The Importance of Writing Like You’re Scared (Just a Little)

Holley Gerth wrote a lovely post titled “You’re More Courageous than You Know” in which she encourages us all to live like we’re scared just a little. It’s beautiful. She also expresses that idea in a way specific to writers, which is how I first heard it.

“Be courageous and try to write in a way that scares you a little.”

It’s a perfect way to write. If you aren’t writing scared, if you aren’t pushing the limits of your ability as a writer you might as well stop writing completely.

What brought all this to mind?

A friend of mine challenged me to write something in an arena where I have no experience. Naturally, the first thing that sparked in me was fear.You know, the usual garbage of “You can’t do this,” “You’re no good,” and even “You’re not a real writer anyway. Stop kidding yourself.” Like I said, all the usual crap I toss into the garbage can ASAP.

One perfect antidote to my own infernal editor is to read what complete strangers say about my writing. That’s always the best measure. They have nothing to gain by saying something positive.

One of the awesome things about publishing books is folks on Amazon are not shy. They will tell you the truth. Now if that doesn’t scare the pants off an author, published or not, nothing will. Reading the praise of complete strangers is a surefire antidote to those thoughts.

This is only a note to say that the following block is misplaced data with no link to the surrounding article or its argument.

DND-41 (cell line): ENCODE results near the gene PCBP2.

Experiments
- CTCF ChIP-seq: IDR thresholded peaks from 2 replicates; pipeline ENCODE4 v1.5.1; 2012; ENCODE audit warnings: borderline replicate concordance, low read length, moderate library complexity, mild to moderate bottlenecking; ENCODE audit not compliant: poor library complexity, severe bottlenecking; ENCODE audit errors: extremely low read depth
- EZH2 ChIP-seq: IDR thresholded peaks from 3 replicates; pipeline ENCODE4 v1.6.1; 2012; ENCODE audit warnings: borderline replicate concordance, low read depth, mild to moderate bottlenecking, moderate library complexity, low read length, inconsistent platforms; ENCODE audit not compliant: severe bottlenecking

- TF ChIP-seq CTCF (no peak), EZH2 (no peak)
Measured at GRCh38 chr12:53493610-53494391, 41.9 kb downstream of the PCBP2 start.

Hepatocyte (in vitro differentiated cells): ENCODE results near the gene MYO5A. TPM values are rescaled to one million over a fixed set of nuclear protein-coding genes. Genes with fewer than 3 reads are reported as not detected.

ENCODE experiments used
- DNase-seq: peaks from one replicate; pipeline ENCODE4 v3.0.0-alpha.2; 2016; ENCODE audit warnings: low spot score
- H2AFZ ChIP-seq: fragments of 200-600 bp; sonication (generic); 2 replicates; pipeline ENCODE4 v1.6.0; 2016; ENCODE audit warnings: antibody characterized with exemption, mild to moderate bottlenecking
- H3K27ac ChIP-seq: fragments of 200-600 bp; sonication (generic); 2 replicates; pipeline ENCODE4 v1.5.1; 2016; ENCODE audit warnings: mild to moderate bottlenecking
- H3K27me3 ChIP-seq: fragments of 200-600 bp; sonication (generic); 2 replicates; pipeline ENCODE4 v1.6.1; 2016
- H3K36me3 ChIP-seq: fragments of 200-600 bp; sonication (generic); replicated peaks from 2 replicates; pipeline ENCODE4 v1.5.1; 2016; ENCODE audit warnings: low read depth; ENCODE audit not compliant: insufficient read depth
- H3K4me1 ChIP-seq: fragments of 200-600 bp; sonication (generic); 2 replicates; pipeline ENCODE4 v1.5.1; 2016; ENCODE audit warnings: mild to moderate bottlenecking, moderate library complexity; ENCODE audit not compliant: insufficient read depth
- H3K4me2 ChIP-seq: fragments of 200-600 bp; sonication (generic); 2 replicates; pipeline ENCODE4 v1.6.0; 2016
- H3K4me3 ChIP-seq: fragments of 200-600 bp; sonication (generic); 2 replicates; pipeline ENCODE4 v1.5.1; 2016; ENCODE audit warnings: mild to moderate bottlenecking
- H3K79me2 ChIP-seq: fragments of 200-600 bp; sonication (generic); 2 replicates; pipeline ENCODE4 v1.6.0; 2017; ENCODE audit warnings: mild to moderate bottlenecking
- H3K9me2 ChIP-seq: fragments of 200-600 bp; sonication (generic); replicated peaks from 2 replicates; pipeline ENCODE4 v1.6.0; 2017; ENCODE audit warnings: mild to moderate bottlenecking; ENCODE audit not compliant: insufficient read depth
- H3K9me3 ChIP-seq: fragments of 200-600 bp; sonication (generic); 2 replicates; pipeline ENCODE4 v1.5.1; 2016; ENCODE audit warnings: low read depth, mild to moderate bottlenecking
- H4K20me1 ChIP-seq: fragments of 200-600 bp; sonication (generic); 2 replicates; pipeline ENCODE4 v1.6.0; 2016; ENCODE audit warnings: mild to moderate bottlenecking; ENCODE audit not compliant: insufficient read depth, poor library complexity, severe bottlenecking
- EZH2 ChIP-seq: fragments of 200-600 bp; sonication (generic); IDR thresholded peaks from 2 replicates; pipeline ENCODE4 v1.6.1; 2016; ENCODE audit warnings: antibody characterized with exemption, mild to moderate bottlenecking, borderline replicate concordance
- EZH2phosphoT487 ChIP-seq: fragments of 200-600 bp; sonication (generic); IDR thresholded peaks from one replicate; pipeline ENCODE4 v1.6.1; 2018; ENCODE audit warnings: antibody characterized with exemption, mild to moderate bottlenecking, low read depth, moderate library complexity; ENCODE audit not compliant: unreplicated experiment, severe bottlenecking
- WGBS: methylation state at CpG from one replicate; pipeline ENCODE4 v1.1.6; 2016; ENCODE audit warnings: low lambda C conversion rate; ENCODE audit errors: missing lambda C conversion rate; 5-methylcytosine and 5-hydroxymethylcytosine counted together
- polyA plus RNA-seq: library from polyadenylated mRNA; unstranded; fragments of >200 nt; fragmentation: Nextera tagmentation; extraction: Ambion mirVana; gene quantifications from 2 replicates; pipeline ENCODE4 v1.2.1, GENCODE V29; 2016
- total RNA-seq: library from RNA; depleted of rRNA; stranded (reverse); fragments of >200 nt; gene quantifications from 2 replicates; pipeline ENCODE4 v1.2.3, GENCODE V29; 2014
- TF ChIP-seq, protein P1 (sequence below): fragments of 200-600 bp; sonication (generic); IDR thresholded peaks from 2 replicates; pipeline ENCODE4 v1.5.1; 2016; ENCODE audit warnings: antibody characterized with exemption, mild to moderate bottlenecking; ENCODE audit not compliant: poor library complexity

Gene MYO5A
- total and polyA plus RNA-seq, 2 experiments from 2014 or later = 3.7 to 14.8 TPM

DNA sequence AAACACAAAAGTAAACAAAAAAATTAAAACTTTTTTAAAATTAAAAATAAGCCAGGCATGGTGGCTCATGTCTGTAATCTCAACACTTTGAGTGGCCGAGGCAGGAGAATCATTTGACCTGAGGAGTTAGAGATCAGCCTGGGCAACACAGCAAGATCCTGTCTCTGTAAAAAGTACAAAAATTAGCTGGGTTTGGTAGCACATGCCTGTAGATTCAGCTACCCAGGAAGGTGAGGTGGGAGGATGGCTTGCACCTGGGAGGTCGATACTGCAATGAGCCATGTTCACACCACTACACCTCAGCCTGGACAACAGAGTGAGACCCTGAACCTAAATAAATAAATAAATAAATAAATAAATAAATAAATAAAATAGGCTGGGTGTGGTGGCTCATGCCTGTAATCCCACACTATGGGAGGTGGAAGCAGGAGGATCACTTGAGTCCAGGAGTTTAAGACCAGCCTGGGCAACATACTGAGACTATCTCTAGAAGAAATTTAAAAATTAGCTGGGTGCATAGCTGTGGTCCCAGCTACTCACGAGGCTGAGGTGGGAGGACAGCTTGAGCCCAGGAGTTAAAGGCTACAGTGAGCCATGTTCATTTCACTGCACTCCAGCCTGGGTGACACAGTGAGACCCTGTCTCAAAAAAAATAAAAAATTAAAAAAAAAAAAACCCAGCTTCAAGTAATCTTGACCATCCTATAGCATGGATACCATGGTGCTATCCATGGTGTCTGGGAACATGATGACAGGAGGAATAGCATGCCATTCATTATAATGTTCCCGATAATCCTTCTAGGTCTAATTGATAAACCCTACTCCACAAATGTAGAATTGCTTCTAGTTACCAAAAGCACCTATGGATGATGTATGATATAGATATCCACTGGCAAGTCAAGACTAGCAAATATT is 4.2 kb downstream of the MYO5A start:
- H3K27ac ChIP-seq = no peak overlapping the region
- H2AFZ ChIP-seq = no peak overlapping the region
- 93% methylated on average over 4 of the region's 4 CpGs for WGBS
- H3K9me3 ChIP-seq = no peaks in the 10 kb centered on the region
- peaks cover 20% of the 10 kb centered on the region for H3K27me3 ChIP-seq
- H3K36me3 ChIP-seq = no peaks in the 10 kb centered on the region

Back to Holley’s quote.

If you’re not writing scared, as Holley puts it, you’re not growing as a writer. I get that. Completely. Doesn’t mean I’m not going to procrastinate a little before I get down to the task of doing my job, of course!

Something sparked my imagination about a week ago to create an image around Holley’s quote. I don’t remember what sparked that notion but after my friend encouraged me right out of my comfort zone I opened up my copy of Poser 11 this weekend, my favorite writing procrastination tool, and started to play.

Here is the result. Let me know in the comments section what you think of it.  I have to get to work on that new book, thanks to my friend Isaac.

“Write Like There’s No Tomorrow if you don’t get the words onto the page.”

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